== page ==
In Israel, the beating heart of the Jewish people, tens of thousands of Jews live with no connection to their religion. This is true of many places in the country, but in few places is the problem as centralized and tragic as the Gezer region of Israel. Located in central Israel, this regions consists of 25 communities, five kibbutzim, 15 moshavim, three community settlements and two designated Jewish localities (various types of towns).
Of these 25 neighborhoods, only a few, most notably Nof Ayalon and Shaalavim, have a thriving religious life, the others are nearly devoid of Jewish religious institutions. For those who do want Jewish learning for their children, the 40 minute ride to get to these neighborhoods is simply not a viable option. What makes this all the more tragic is that the majority of the population of this area is descended from the great Jewish Sephardic communities which have a deep and rich tradition dating back to the exile of the First Temple Period.
Having left their lands upon being told of the miraculous reestablishment of Jewish sovereignty in the Holy Land, many left thriving communities and properties behind. They came, religious and unaware that in the nascent state settlement and survival were paramount, God and religion an antiquated notion. This created a huge upheaval in their traditional way of life and caused no small amount of disconnect between parents and children.
Now, a mere two generations later, most of their descendants are not religious or connected to their heritage. The disconnect of these communities from their roots is tragic for the Jewish people and the well being of the state. While this phenomenon is hardly restricted by geography, outreach organizations generally focus on the larger cities, leaving the Gezer region and its people sadly neglected.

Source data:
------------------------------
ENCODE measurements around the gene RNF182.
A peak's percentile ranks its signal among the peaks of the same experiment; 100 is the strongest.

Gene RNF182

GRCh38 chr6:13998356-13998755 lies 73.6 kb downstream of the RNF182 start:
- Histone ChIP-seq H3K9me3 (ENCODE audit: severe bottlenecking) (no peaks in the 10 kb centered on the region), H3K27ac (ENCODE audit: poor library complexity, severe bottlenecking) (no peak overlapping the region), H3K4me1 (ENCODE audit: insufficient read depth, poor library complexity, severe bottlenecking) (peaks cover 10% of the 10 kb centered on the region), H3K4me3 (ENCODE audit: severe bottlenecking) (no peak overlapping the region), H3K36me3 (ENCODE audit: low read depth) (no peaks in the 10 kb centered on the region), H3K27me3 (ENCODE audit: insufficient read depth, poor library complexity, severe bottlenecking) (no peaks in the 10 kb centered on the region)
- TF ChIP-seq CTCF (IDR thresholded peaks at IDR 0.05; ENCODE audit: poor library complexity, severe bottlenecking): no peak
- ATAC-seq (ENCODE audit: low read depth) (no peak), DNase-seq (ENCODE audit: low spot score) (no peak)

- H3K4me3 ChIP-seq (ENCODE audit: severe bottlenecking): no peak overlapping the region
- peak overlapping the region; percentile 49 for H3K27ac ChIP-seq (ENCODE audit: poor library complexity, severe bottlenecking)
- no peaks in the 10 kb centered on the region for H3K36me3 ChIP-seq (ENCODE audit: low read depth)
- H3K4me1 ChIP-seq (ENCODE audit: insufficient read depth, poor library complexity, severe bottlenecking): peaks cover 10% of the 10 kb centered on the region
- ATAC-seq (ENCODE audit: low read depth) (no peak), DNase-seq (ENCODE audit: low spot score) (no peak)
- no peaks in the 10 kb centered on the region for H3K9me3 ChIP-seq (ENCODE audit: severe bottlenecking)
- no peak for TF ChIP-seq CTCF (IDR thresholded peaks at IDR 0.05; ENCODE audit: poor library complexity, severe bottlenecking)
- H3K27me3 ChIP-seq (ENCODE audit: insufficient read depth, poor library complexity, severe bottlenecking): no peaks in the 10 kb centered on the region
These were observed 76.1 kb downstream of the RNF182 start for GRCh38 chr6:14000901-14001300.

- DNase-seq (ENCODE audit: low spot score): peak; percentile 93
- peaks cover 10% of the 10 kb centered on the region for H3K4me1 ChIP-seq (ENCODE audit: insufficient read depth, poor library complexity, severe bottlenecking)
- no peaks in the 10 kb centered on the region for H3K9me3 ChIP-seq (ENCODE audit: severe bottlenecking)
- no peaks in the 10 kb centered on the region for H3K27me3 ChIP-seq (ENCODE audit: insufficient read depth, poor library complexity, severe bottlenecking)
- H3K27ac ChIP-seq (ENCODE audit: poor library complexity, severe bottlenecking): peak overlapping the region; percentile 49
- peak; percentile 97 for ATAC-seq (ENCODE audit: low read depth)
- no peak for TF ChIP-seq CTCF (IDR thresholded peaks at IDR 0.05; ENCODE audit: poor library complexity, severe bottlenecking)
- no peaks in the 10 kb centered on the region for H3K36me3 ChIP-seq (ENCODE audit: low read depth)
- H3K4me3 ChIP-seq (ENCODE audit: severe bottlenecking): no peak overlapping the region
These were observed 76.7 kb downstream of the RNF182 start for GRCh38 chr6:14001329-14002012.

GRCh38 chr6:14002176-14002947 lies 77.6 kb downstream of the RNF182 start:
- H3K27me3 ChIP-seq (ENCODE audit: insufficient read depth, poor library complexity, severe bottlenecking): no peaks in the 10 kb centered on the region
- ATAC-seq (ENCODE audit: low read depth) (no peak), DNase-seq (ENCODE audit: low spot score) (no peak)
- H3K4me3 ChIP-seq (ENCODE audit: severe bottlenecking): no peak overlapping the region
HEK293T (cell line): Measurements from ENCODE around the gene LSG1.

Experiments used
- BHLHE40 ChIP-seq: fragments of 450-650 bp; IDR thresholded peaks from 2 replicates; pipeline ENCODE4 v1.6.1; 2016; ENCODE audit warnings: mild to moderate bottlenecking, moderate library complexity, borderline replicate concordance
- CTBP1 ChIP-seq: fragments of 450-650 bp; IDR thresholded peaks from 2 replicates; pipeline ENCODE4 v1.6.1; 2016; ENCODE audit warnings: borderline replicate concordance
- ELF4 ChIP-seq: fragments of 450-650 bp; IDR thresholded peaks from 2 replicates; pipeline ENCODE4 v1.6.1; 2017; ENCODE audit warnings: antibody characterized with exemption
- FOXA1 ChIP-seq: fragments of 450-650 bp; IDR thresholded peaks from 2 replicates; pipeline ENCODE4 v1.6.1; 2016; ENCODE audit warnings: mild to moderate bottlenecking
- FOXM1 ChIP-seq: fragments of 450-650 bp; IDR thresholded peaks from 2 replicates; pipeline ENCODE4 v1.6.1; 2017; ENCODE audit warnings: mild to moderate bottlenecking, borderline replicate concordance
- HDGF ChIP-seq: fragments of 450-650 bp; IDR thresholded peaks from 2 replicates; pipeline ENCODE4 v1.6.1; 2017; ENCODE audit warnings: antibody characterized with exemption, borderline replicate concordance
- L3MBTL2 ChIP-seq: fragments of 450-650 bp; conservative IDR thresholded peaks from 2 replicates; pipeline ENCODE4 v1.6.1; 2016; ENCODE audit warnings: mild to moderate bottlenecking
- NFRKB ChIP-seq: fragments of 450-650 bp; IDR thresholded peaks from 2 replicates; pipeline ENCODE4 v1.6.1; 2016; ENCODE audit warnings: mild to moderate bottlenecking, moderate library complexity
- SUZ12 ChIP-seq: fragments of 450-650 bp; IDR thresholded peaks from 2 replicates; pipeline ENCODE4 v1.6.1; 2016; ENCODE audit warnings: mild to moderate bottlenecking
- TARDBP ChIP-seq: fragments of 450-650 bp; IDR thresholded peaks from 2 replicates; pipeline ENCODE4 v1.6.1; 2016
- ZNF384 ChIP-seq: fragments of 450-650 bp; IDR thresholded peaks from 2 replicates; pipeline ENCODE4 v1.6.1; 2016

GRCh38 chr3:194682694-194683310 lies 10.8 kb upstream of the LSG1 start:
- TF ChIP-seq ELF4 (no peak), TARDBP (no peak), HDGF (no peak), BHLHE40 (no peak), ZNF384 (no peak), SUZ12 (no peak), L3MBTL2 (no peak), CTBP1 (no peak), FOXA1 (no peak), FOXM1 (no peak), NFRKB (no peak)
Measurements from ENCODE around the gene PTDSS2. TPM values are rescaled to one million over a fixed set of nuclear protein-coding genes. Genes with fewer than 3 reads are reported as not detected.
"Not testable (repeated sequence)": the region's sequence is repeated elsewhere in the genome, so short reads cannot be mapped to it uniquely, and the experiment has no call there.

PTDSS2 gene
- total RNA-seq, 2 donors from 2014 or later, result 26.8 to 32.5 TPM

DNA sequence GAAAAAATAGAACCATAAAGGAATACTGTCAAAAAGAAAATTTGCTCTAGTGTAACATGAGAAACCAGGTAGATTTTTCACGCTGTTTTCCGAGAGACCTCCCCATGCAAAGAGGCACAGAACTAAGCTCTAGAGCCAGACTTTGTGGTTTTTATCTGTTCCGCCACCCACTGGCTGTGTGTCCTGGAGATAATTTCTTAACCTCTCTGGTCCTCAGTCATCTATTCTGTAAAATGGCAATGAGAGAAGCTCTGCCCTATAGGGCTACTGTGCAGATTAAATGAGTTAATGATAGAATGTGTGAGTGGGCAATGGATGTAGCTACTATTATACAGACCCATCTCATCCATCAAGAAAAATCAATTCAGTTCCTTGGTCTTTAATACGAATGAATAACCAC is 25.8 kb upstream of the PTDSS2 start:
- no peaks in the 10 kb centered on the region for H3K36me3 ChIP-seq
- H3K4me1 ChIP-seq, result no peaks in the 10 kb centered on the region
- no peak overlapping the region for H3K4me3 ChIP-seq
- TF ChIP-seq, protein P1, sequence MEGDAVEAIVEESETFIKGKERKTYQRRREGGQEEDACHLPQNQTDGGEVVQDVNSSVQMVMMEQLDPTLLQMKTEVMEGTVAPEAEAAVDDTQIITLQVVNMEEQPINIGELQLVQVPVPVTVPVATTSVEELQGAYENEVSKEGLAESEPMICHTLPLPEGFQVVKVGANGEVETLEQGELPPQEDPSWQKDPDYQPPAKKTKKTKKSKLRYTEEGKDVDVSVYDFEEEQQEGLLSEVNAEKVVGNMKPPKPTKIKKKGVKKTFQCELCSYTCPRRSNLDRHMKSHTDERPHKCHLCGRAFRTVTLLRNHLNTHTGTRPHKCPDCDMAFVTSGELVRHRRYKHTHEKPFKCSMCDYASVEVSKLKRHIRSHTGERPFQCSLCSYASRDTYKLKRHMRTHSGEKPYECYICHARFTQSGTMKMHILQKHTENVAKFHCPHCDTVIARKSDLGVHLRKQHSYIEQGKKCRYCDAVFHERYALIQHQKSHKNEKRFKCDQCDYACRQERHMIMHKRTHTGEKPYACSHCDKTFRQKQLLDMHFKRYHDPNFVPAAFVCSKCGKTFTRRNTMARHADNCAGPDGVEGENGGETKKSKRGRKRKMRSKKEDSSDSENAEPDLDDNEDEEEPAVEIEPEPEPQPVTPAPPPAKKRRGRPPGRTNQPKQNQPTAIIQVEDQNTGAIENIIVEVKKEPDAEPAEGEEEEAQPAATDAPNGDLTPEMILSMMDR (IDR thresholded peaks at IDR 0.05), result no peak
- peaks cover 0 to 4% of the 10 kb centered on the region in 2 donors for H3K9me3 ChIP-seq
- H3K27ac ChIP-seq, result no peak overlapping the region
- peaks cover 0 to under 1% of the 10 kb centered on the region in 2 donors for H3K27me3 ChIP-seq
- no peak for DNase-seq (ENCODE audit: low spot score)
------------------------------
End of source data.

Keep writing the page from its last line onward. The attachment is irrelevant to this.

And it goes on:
The situation deteriorated drastically to the point that assimilation rates began to rise alarmingly and anti-religious sentiments were openly displayed. This culminated in an act of arson on a local defunct mikva. Alarmed at the situation, in 2014, Ashkenazi Chief Rabbi, Rav Dovid Lau sent an urgent request to Rav Baruch Choresh to come to Mishmar Ayalon and open a community outreach center, to give Torah classes to youth as well as adults.
After a successful year in Mishmar Ayalon, youth in other moshavim began to hear about the program and expressed interest in having something similar in their moshavim. Expansion began with Azarya, Yad Rambam, Beit Chashmonai, Matzliach, Ptachia, Pedaia, Yashrish, Beit Uziel, Yatzitz, Mazkeret Batya, and Binun. Thus began a phenomenon of returning a people to their history and heritage.